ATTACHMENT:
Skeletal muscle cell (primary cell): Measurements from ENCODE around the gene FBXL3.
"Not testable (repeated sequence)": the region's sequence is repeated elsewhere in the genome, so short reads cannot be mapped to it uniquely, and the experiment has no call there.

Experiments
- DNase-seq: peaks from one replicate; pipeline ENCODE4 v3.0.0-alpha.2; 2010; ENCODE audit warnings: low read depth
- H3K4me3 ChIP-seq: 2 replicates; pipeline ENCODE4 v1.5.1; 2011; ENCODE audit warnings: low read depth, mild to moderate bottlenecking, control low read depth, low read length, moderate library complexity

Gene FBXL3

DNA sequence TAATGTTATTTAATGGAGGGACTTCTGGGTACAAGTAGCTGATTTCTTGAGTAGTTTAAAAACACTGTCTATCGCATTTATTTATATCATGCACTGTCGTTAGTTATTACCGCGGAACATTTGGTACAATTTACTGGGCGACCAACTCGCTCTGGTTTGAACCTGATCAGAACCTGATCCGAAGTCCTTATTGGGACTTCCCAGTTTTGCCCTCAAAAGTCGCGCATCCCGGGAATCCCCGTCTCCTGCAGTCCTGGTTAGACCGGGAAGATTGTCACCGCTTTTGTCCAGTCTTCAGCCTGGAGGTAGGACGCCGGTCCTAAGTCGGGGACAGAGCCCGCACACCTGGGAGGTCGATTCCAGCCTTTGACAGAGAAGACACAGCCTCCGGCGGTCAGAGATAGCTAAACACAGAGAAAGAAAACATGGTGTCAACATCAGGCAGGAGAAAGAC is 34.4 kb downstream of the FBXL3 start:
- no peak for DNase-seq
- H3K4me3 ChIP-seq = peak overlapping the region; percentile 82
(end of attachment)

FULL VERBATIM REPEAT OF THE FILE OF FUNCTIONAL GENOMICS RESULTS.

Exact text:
Skeletal muscle cell (primary cell): Measurements from ENCODE around the gene FBXL3.
"Not testable (repeated sequence)": the region's sequence is repeated elsewhere in the genome, so short reads cannot be mapped to it uniquely, and the experiment has no call there.

Experiments
- DNase-seq: peaks from one replicate; pipeline ENCODE4 v3.0.0-alpha.2; 2010; ENCODE audit warnings: low read depth
- H3K4me3 ChIP-seq: 2 replicates; pipeline ENCODE4 v1.5.1; 2011; ENCODE audit warnings: low read depth, mild to moderate bottlenecking, control low read depth, low read length, moderate library complexity

Gene FBXL3

DNA sequence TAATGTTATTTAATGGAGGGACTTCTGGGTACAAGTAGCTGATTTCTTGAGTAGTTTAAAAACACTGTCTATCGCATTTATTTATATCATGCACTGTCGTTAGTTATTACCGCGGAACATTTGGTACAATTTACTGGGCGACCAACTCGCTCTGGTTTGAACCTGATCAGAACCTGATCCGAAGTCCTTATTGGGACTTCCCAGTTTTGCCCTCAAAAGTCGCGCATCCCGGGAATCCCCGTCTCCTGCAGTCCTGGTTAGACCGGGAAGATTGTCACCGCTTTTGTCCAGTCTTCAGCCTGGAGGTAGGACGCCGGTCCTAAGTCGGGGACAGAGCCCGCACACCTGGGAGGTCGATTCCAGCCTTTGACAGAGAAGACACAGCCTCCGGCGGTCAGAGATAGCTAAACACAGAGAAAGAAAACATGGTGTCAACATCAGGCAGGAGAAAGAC is 34.4 kb downstream of the FBXL3 start:
- no peak for DNase-seq
- H3K4me3 ChIP-seq = peak overlapping the region; percentile 82